These nations disproportionately host refugees due to mere proximity: those escaping persecution, conflict, or socioeconomic instability will immediately flee to the nearest and most accessible safe havens; most cannot afford to simply catch a flight to a far away country (which might in any case turn them away).  Continue reading

Why a Basic Income Won’t Lead to Mass Idleness — And Why Less Work Might Not Be Such a Bad Thing Anyway

Work has historically been seen as having a stabilizing effect on both individual’s life and society as a whole. Too much idleness means lots of important things aren’t getting done; widespread boredom and laziness will settle in, causing people becoming self-indulgent, hedonistic, or even immoral. It is little wonder that most people cannot conceive of any other order to our society or economy — what would a world with less work look like? Won’t giving everyone money only guarantee mass departure from the workforce?

Joel Dodge of Quartz takes to task this common counterargument to the universal basic income (UBI), pointing to research showing no ill effects on work ethic and societal productivity: Continue reading

The Decline of War

On this International Day of Peace, it would seem perverse to celebrate the idea of world peace in the midst of ongoing and horrific conflicts in Syria, Yemen, Ukraine, and elsewhere, each persisting with no apparent end in sight.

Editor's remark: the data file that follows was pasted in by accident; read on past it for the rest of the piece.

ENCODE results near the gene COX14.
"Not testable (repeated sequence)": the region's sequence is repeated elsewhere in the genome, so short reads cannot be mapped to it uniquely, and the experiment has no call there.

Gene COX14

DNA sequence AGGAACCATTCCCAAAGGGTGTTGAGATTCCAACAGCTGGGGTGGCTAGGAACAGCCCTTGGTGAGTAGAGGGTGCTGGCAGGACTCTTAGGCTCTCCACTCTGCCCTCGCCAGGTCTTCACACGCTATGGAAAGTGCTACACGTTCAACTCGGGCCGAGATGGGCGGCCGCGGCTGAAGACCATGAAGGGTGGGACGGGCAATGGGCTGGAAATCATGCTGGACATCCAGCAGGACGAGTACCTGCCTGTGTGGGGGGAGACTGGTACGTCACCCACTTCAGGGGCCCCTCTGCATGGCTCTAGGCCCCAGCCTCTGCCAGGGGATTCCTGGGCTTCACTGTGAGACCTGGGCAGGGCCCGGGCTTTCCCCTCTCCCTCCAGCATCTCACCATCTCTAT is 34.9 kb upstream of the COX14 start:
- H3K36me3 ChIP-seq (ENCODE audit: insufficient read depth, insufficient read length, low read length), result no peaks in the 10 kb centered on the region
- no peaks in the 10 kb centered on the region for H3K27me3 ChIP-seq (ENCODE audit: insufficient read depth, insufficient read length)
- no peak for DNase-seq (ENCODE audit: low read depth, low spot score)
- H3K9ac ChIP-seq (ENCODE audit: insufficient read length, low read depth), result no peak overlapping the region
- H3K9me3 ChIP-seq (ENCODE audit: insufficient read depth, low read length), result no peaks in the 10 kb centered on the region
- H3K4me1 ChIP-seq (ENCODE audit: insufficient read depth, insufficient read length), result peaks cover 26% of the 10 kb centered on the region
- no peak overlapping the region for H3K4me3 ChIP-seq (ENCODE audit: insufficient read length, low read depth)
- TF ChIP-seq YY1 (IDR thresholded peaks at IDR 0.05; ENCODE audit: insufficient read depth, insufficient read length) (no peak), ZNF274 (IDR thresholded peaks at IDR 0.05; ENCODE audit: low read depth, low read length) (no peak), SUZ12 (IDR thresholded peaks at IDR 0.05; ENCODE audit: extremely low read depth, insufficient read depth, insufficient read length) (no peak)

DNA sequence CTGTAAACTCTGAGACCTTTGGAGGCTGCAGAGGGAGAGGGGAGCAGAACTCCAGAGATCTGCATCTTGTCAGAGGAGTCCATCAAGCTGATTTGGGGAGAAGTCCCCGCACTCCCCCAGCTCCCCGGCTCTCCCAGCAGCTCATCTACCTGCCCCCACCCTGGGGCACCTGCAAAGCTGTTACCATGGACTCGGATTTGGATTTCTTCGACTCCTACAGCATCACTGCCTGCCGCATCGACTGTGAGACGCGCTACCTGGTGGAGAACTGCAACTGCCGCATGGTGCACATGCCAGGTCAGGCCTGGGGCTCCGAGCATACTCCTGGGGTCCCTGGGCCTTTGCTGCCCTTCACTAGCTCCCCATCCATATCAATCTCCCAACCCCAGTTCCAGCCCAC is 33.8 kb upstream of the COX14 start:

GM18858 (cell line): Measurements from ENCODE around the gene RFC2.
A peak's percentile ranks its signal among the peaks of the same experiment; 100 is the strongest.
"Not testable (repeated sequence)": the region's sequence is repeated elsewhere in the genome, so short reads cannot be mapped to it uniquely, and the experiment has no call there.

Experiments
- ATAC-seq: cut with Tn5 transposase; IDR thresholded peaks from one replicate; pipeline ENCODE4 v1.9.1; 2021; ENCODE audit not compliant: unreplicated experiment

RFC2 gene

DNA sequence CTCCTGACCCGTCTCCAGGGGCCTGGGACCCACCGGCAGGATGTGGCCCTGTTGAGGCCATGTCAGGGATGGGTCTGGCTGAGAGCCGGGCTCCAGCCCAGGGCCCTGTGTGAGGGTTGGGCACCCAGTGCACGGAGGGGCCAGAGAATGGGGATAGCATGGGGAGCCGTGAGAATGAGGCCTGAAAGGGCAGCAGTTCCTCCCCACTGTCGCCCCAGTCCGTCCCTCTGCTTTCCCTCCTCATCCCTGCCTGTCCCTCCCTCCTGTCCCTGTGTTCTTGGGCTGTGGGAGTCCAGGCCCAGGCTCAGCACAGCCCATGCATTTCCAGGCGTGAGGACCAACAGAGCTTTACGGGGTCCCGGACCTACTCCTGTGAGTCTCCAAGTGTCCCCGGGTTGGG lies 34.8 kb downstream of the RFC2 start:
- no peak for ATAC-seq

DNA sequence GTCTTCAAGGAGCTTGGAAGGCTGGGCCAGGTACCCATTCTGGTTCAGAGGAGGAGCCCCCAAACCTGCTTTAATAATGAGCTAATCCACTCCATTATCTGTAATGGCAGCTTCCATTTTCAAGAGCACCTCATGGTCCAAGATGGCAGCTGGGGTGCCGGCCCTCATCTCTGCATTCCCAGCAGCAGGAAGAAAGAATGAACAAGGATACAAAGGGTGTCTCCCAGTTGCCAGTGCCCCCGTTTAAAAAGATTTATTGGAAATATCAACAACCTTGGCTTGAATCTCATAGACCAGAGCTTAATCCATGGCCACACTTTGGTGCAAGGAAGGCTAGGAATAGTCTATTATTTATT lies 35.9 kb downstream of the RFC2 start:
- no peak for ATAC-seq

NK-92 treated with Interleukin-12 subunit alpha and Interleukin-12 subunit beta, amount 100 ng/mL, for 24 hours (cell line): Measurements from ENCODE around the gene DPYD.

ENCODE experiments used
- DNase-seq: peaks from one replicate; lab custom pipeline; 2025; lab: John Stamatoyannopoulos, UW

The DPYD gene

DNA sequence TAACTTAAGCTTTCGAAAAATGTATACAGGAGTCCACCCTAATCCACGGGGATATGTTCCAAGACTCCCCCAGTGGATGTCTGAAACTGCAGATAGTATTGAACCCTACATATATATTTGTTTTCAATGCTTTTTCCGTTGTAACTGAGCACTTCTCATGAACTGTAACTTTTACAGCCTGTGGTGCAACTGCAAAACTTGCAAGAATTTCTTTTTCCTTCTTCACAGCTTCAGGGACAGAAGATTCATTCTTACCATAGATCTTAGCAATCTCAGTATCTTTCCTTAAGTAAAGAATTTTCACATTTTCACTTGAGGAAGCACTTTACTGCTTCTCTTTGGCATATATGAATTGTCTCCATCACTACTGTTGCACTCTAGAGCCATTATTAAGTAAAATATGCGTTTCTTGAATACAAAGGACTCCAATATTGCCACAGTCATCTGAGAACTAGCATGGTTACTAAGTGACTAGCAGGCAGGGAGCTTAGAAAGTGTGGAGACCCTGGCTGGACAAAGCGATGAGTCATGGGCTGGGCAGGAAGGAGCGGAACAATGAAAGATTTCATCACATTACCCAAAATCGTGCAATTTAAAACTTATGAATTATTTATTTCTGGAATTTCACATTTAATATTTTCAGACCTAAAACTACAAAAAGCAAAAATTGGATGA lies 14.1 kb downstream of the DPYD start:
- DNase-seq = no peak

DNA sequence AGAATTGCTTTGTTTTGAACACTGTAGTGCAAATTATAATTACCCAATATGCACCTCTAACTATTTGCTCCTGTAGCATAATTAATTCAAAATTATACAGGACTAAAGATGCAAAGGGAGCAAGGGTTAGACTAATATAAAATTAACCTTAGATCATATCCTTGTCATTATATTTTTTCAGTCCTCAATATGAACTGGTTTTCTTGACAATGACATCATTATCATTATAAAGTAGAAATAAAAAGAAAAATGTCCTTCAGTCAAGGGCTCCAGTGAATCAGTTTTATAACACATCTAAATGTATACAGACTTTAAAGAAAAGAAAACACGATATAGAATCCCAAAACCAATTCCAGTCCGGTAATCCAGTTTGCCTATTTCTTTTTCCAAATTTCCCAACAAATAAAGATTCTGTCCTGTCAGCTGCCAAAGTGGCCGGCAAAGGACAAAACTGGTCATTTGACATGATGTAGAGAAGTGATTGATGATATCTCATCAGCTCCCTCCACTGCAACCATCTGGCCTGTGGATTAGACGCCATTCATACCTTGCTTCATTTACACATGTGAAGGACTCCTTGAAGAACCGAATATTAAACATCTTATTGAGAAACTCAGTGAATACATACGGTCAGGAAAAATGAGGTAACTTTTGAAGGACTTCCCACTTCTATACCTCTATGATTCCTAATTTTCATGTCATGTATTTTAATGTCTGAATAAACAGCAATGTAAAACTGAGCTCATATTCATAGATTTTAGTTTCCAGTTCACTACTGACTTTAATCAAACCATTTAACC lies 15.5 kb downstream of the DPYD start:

But as Oxford academic Max Roser makes vividly clear at Our World in Data, humanity has in fact come closer than ever to widespread peace and prosperity, even if we still have quite a long way to go. This might seem counter-intuitive given the prevalent notion that the world is coming apart from all sides. But the data are resoundingly clear:

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Continue reading

The World’s Most Emotional Countries

While there is no shortage of international data on things like GDP, military expenditure, and employment, it is only recently that the more intangible aspects of a society, as life satisfaction and happiness, have been subject to similar collection and analysis. Obviously, the inherent subjectivity of such factors make them difficult to quantify, but polling a representative sample of a given population can still offer a good enough picture of how the average person of a given society feels about their lot in life.

Gallup is contributing to this effort by gathering data on, of all things, “how often residents feel positive or negative emotions on a day-to-day basis”. The Global Emotions Report is a survey of almost 153,000 people conducted across 148 countries, asking questions such as how often a person laughs or smile, and how often they are angry. Continue reading